May
12

Samora Machel

Ohio University Press has a series of "Short Histories of Africa". I recently decided to pick up most of the collection for potential use as reading materials for classes. This post covers "Mozambique's Samora Machel: A Life Cut Short" (2020), by Allen Isaacman and Barbara Isaacman. Like the books on Nkrumah and Cabral, this one is relatively longer than the average in the series. This book is enjoyable and well written, for a class on Mozambique or revolutionary leaders, I would recommend this book (particularly for more introductory courses). A few notes:

[from the Foreward] "Discussing relations with countries like Zambia and Tanzania, he would observe that there were people in neighbouring countries who thought they were superior because they had been colonized by the British and not the Portuguese. Or he might ask, why was it that in colonial times our waiters would serve the Portuguese soldiers with courtesy and respect, but now would be rude to their own people? The answer was that the enemy was camping in our heads - we still had the mentality of underdevelopment." (p. 12-13)

"Lisbon also made the colony profitable by renting African workers to labour-starved South African gold mines and, to a much lesser extent, to white farmers and industrialists in neighbouring Southern Rhodesia. Beginning in 1897, the Rand National Labour Association, subsequently renamed the Witwatersrand National Labour Association, paid the government a fee for each Mozambican worker. It also set up a deferred payment system under which workers received half of their wages when they returned home and Lisbon was paid an equivalent amount in gold. By 1910, approximately eighty thousand Mozambicans - representing from 30 to 50 percent of the able bodied male population in some districts of southern Mozambique - were working in the gold mines." (p. 40)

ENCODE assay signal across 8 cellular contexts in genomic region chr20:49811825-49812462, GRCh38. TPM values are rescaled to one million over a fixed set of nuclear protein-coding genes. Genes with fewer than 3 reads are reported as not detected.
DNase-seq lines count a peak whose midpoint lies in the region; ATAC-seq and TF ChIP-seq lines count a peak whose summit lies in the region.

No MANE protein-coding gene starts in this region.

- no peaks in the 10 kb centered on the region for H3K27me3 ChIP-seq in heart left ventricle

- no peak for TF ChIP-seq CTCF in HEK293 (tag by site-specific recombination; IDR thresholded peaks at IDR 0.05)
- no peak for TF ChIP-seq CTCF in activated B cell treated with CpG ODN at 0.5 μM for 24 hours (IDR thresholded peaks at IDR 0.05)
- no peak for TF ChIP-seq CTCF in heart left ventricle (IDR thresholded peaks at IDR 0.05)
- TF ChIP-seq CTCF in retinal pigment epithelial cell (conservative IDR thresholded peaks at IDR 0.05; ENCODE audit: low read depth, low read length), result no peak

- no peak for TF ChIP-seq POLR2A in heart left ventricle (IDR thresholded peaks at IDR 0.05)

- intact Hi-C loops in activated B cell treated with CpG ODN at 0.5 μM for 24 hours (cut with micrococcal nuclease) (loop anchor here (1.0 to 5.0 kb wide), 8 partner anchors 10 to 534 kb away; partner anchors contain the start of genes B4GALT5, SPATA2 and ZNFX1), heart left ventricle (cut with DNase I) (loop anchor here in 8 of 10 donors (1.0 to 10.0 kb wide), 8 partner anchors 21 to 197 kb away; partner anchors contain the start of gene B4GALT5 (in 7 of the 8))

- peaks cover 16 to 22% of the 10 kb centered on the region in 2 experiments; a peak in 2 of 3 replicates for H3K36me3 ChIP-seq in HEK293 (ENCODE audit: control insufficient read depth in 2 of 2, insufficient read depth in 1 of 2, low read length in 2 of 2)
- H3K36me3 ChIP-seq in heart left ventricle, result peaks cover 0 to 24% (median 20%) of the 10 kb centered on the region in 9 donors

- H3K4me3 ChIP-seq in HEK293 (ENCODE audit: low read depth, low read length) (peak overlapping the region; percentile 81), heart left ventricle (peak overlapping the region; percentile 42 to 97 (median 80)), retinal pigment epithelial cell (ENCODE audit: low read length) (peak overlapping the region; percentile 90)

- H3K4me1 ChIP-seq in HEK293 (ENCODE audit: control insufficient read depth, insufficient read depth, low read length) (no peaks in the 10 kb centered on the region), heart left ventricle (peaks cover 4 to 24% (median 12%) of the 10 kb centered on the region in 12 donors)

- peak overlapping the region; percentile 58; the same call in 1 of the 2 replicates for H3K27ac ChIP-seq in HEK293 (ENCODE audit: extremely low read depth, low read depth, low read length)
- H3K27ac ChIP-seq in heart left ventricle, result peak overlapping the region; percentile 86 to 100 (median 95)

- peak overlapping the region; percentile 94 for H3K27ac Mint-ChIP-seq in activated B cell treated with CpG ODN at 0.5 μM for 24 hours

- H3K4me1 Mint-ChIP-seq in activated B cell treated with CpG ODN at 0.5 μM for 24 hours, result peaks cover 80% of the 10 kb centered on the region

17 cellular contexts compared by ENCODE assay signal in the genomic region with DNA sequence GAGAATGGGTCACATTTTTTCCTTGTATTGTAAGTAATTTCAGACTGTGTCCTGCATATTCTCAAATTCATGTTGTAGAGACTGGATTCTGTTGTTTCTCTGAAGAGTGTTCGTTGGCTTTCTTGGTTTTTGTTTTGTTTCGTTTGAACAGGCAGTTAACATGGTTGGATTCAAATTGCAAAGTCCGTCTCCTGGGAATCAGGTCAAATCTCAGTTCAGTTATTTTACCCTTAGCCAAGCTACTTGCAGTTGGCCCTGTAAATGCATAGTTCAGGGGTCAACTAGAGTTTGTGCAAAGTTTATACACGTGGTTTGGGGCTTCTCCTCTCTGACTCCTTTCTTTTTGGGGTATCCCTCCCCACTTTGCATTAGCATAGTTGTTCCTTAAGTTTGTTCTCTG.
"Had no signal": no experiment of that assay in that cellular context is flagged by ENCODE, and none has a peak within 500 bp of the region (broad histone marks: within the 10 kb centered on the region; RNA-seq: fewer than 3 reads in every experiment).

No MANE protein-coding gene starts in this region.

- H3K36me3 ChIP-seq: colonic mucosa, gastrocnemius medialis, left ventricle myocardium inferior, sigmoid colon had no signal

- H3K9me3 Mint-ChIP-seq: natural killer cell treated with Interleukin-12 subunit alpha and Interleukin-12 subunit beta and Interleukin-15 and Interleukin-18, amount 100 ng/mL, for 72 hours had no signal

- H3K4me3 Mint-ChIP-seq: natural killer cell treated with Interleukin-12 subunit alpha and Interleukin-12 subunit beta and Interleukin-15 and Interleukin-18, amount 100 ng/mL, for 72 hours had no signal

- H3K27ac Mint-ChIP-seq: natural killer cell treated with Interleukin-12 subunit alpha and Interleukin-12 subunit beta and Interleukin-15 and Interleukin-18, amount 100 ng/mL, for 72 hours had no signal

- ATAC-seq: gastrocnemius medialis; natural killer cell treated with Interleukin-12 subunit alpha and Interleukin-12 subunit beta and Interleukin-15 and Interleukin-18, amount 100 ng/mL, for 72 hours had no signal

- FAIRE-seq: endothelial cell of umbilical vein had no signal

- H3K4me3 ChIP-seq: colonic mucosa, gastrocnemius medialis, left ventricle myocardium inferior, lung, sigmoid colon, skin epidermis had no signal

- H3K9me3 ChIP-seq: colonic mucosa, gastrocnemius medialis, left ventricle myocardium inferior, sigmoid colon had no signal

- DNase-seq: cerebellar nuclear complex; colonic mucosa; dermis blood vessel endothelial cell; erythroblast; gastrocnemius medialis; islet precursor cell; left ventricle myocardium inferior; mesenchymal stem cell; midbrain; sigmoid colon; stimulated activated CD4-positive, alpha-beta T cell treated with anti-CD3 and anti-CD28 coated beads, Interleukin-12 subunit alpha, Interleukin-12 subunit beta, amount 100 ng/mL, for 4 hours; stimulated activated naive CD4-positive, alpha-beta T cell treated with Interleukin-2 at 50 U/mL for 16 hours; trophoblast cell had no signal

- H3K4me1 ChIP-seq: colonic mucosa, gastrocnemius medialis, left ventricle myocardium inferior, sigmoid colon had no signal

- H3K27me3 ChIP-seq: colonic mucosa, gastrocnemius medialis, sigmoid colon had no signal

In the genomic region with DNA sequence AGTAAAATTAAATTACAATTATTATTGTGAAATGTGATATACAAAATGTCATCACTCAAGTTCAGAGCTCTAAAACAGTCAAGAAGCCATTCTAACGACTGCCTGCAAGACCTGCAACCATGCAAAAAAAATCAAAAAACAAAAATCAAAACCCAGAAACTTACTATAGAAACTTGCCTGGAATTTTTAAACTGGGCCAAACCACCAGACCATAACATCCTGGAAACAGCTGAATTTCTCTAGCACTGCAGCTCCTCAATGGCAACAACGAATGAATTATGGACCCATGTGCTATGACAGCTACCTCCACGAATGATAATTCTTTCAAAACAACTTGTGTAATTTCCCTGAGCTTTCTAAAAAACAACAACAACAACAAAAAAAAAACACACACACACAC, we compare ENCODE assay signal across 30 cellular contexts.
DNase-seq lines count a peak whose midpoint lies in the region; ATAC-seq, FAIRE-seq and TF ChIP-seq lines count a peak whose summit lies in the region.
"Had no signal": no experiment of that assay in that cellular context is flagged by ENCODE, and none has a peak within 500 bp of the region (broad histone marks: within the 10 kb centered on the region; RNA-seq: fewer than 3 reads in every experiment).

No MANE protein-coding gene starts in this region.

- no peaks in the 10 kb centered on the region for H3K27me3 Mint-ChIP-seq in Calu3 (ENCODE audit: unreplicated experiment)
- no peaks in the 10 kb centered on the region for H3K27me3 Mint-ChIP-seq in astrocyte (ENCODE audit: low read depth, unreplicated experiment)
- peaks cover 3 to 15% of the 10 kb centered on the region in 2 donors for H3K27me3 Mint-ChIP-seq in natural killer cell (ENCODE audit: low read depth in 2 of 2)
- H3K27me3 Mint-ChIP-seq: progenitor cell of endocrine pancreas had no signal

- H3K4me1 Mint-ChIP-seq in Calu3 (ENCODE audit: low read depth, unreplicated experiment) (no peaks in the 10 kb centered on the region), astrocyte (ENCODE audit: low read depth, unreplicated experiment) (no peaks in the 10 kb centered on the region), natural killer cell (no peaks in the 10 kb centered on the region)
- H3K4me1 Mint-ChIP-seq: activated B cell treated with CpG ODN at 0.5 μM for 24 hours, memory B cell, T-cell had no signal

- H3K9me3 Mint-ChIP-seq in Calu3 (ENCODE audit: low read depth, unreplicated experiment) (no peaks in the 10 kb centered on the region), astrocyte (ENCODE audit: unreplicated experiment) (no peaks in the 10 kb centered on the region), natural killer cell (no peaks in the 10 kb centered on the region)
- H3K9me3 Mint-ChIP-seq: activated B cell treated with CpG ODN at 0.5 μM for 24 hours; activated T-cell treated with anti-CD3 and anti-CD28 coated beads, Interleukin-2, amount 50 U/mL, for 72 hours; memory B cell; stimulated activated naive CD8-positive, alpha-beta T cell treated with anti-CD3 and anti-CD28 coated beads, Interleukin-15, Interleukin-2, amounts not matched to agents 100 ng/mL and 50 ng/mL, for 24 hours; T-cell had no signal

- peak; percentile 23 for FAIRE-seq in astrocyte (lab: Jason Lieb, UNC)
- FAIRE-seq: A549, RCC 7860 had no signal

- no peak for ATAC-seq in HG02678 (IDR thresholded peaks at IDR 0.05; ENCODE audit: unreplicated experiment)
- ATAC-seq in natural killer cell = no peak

"The principle that citizenship was not contingent on origin or skin colour was enshrined in Mozambique's new constitution, which outlawed all acts creating divisions or privileged positions based on race, gender, ethnic origin, or class position. Immediately after independence Frelimo initiated campaigns against ethnic regionalism, racism, and sexism. Broadcasts, newspaper articles, comic strips, bulletin boards, murals, and graffiti stressed the message that "from the Rovuma to the Maputo, we are all Mozambicans." (p. 121)

"Samora's government also rejected widescale use of incarceration to punish those who violated societal norms. Instead, reeducation centres or established shortly after independence. Samora's faith in revolutionary pedagogy and restorative justice shaped his thinking about the reeducation process, which dated back to the armed struggle. Moral and political education and the development of a work ethic would serve as the basis for rehabilitation. Samora articulated this vision in the following terms: "the reeducation centre should be a school where professional knowledge should be passed on and made use of. It is the fundamental task of officials in charge of reeducation centres to know the history of each one of the people being re-educated - his life history and his origin - in order to understand why he committed his crimes." (p. 128-129)